When an internal organ is injured, there are concerns far beyond football. Jerry Jones and Cowboys head coach Jason Garrett made that much clear when Jason Witten left Dallas’ preseason game against Oakland with a lacerated spleen.
The recovery timetable was uncertain at first, although it seemed likely that the tight end who has only missed one game throughout his entire nine-year career would miss another one on Sept. 5. The question, however, was if he would miss anything more than that, and if the injury would require surgery.
In a word, no. Just no.
Since his team is ravaged by injuries of the nagging, pulling, straining variety, the beginning of the 2012 season was starting to look like a bad time to be Tony Romo. Now it’s slightly better for both him and you. Smile? Yes, smile.
The most likely and best case scenario for Witten following his spleen laceration has been confirmed after he rested for a few days and let the cut heal, as ESPN’s Adam Schefter reports that he won’t need surgery. This doesn’t change anything for Week 1 since even though doctors are confident Witten’s spleen will heal fine on its own, he’s still questionable for the season opener against the Giants.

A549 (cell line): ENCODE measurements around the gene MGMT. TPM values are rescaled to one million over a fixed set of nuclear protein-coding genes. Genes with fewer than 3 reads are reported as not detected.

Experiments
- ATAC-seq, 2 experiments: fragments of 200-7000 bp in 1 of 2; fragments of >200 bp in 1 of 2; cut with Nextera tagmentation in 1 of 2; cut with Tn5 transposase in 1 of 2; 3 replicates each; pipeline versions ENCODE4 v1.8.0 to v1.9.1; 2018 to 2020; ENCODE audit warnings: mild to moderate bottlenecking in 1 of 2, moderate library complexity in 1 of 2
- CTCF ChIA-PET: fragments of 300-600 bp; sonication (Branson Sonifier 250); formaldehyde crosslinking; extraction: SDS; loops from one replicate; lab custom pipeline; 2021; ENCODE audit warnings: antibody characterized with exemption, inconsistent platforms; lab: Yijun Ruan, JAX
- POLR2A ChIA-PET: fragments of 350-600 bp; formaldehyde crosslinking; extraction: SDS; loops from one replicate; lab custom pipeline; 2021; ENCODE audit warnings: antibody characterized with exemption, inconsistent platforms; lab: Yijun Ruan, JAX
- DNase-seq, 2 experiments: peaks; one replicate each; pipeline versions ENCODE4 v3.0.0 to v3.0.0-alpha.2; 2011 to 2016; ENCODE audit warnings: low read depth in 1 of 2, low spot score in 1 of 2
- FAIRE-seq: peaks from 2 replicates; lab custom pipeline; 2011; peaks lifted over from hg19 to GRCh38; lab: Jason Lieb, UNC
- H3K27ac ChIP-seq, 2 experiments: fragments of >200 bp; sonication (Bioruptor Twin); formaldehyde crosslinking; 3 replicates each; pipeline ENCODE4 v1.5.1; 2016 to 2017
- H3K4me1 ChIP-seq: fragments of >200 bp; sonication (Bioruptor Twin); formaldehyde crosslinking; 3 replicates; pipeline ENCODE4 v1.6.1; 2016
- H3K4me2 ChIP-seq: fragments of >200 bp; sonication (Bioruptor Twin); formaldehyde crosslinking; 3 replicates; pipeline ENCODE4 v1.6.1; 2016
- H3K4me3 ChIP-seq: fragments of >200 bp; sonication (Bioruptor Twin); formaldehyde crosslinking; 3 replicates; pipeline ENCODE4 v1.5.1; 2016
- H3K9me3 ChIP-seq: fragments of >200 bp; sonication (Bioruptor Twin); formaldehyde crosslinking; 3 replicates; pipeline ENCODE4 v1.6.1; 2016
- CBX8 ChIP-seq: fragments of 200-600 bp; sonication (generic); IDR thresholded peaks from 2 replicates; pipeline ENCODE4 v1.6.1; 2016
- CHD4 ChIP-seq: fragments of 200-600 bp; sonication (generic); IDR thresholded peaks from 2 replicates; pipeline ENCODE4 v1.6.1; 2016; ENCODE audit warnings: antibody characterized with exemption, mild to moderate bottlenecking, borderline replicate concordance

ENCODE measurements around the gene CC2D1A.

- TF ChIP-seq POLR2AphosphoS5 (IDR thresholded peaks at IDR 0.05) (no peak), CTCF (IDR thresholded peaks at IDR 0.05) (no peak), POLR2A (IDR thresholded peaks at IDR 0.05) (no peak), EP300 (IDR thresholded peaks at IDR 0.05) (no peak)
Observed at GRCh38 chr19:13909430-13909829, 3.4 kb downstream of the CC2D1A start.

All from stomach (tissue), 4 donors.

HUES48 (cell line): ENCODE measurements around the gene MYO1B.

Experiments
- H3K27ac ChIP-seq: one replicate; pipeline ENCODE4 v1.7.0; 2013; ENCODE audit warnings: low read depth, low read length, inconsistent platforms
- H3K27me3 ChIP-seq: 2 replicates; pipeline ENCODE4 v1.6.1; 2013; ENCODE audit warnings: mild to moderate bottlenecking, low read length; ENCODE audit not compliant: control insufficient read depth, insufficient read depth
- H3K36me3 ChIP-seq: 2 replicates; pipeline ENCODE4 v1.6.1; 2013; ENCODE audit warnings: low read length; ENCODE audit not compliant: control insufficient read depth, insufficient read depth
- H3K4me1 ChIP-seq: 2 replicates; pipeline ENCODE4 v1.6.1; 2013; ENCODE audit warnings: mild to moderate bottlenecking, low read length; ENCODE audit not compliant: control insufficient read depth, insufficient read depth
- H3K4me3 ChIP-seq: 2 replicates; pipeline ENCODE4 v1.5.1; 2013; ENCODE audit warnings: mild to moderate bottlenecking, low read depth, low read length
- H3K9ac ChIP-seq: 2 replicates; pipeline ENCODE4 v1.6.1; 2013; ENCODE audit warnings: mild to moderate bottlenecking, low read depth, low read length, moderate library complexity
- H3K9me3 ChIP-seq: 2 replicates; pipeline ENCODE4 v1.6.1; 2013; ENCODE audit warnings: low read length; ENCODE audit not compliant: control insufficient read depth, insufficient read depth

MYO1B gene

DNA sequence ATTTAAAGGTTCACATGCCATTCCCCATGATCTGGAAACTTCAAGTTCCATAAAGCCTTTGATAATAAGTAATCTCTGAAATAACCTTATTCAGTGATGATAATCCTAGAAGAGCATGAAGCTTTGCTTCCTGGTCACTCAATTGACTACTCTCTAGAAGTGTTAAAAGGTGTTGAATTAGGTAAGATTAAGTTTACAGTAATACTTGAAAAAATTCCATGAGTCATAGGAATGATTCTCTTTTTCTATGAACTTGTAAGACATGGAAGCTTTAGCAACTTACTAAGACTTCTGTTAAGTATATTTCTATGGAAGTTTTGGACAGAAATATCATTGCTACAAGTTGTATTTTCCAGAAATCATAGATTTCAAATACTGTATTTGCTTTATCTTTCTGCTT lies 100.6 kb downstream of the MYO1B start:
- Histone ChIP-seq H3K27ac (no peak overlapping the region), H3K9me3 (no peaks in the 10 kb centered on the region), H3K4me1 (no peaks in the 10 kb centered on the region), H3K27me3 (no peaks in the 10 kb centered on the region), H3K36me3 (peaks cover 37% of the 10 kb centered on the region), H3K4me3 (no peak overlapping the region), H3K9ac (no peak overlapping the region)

As I often repeat, my medical degree doesn’t exist, but it’s reasonable to assume that with a delicate injury such as this, even a few days make a difference in terms of recovery time. That’s why for Witten owners and potential Witten owners, the Cowboys’ primetime game is still a stroke of bad luck. With the Giants teed up for a Wednesday night instead of the usual Sunday, Witten has four fewer days to heal.
But that’s a lesser concern, because his potential Week 1 absence necessitates some quick short-term planning, and your casual one-week injury fill in. We’re concerned with the other 15 games, because there were some early conservative estimates that had Witten possibly out until October. Had that been the case and he was set to miss a quarter of the season, there clearly would have been a need to bump Witten down on your draft boards from his current perch (fifth to sixth round), and beyond the likes of Fred Davis and Tony Gonzalez.
Now you can maintain the status quo, and you can be a little more confident in that Romo pick. But only a little, because Dez Bryant and Miles Austin still have the durability of a yet-to-be discovered material that’s far weaker than glass and styrofoam, and it’ll have no discernible purpose once it surfaces in a lab somewhere.